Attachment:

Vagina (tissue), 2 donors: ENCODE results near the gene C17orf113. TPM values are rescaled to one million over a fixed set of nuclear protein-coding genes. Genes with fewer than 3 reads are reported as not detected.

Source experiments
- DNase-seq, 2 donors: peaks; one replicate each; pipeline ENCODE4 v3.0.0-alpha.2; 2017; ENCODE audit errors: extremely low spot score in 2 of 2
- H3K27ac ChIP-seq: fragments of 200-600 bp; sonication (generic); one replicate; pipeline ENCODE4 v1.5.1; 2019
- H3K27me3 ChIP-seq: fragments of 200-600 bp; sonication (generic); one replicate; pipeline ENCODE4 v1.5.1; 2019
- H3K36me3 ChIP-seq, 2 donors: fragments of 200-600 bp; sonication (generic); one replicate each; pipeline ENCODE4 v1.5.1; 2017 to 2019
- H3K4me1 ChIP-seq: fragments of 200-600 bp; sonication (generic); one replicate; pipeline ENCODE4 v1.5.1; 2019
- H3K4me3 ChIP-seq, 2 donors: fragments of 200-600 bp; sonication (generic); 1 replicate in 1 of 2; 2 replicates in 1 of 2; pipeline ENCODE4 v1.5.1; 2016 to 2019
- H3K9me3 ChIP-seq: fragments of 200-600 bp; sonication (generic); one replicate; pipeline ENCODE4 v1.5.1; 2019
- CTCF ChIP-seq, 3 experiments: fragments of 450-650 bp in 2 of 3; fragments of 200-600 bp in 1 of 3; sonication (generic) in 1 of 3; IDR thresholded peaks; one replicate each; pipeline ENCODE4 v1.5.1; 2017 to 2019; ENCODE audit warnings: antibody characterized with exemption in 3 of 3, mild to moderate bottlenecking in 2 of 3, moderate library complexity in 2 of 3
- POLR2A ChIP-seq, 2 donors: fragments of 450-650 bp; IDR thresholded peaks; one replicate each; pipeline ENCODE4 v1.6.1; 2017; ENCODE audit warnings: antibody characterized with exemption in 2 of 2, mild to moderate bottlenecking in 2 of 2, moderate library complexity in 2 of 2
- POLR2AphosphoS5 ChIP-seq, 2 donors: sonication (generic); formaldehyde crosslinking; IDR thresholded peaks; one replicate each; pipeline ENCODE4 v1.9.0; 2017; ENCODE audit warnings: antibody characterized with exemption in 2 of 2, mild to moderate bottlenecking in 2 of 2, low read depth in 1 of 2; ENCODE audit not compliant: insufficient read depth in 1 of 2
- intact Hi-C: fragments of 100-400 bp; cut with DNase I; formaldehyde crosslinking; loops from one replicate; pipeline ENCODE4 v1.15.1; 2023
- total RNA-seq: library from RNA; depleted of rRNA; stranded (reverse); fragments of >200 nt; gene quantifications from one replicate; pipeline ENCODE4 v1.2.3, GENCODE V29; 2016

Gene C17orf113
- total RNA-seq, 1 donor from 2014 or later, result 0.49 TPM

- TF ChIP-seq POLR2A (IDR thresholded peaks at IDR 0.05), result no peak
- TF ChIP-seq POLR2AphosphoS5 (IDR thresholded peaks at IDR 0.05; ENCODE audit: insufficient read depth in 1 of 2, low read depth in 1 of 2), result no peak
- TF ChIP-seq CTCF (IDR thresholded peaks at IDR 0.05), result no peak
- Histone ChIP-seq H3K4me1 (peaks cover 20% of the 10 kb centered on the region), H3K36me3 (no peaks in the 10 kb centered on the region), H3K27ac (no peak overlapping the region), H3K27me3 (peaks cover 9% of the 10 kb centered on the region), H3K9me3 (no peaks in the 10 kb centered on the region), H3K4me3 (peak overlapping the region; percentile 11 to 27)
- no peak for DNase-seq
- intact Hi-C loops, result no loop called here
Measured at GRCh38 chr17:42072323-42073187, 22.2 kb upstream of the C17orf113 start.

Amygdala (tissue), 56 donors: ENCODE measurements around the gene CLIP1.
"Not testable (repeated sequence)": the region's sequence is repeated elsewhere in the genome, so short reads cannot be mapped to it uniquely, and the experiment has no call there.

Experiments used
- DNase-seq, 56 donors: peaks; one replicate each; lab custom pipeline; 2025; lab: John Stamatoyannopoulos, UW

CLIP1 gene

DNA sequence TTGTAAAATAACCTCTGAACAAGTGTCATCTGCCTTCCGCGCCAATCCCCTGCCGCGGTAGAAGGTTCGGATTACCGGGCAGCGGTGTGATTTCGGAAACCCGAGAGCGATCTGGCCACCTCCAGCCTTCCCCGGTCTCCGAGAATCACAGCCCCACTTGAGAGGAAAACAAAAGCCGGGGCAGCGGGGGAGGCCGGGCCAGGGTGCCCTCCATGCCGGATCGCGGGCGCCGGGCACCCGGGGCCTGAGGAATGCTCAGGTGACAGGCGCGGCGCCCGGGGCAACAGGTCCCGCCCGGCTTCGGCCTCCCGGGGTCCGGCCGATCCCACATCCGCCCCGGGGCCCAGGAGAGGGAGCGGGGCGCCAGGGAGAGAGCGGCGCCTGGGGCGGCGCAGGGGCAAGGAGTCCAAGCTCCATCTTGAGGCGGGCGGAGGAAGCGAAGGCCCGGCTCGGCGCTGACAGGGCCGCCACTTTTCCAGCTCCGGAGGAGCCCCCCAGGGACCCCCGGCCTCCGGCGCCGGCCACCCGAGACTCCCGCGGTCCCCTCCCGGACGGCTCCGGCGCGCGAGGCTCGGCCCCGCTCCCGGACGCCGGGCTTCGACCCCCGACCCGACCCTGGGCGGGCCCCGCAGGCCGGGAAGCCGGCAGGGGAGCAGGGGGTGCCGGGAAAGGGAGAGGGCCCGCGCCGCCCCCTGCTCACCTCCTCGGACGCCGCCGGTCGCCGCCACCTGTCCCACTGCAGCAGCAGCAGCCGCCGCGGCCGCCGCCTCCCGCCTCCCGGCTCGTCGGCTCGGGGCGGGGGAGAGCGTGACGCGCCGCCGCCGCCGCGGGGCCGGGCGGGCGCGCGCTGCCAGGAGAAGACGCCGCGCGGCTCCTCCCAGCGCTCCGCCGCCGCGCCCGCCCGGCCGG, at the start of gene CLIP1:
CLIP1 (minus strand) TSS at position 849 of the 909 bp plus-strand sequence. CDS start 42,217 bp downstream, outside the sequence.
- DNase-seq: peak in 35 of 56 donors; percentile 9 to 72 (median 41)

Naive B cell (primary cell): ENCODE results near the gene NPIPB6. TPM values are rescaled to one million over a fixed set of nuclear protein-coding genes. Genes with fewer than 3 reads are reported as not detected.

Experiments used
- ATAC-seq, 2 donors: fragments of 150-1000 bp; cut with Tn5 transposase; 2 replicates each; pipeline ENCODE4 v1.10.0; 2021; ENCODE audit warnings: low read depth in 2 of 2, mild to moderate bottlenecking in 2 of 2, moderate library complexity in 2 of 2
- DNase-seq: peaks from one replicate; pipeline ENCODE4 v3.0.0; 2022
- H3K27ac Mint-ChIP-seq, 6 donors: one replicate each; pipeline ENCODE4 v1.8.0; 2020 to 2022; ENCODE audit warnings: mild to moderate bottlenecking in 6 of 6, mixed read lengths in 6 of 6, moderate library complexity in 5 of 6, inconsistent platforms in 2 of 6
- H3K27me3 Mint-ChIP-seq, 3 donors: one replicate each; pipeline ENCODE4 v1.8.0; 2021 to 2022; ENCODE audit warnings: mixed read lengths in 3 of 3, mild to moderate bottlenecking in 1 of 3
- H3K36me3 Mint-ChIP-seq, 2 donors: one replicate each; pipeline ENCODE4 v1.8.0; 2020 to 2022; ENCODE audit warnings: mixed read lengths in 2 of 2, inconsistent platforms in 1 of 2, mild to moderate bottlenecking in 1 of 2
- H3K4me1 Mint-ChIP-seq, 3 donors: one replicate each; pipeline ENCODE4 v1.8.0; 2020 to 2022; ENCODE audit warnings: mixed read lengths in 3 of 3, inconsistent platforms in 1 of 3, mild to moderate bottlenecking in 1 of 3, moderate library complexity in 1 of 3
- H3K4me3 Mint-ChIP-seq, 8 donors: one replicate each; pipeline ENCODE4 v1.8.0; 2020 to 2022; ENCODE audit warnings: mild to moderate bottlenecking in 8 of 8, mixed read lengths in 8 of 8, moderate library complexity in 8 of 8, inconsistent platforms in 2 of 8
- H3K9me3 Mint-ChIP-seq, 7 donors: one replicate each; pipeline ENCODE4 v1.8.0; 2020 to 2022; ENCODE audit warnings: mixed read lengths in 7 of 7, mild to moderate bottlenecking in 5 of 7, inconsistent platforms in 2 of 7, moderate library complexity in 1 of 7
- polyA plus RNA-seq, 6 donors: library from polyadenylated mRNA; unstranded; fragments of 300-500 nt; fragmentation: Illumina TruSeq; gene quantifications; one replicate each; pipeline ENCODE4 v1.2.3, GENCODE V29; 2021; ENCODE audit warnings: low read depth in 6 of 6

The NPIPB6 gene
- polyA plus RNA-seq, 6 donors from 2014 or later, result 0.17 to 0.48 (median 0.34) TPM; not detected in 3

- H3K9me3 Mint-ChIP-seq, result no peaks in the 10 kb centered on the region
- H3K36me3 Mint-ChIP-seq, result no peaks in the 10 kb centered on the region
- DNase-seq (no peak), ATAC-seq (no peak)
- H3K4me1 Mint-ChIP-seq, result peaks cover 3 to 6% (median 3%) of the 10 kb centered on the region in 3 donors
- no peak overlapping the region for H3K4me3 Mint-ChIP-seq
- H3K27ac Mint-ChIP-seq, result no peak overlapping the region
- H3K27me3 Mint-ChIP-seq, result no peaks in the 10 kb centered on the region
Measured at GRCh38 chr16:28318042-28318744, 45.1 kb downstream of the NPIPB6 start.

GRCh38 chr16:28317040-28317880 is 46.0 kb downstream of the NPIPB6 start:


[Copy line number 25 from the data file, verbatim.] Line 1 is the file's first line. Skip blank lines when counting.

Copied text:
"Not testable (repeated sequence)": the region's sequence is repeated elsewhere in the genome, so short reads cannot be mapped to it uniquely, and the experiment has no call there.